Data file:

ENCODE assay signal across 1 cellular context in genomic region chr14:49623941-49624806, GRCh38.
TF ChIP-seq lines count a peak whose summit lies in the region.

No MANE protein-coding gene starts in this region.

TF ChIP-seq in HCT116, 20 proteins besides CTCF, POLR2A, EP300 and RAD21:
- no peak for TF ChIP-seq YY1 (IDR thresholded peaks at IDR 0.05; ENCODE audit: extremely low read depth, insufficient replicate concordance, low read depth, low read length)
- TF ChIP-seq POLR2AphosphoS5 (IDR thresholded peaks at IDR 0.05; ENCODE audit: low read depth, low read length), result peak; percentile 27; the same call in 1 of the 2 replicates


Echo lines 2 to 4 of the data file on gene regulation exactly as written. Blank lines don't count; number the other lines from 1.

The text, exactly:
TF ChIP-seq lines count a peak whose summit lies in the region.

No MANE protein-coding gene starts in this region.

TF ChIP-seq in HCT116, 20 proteins besides CTCF, POLR2A, EP300 and RAD21: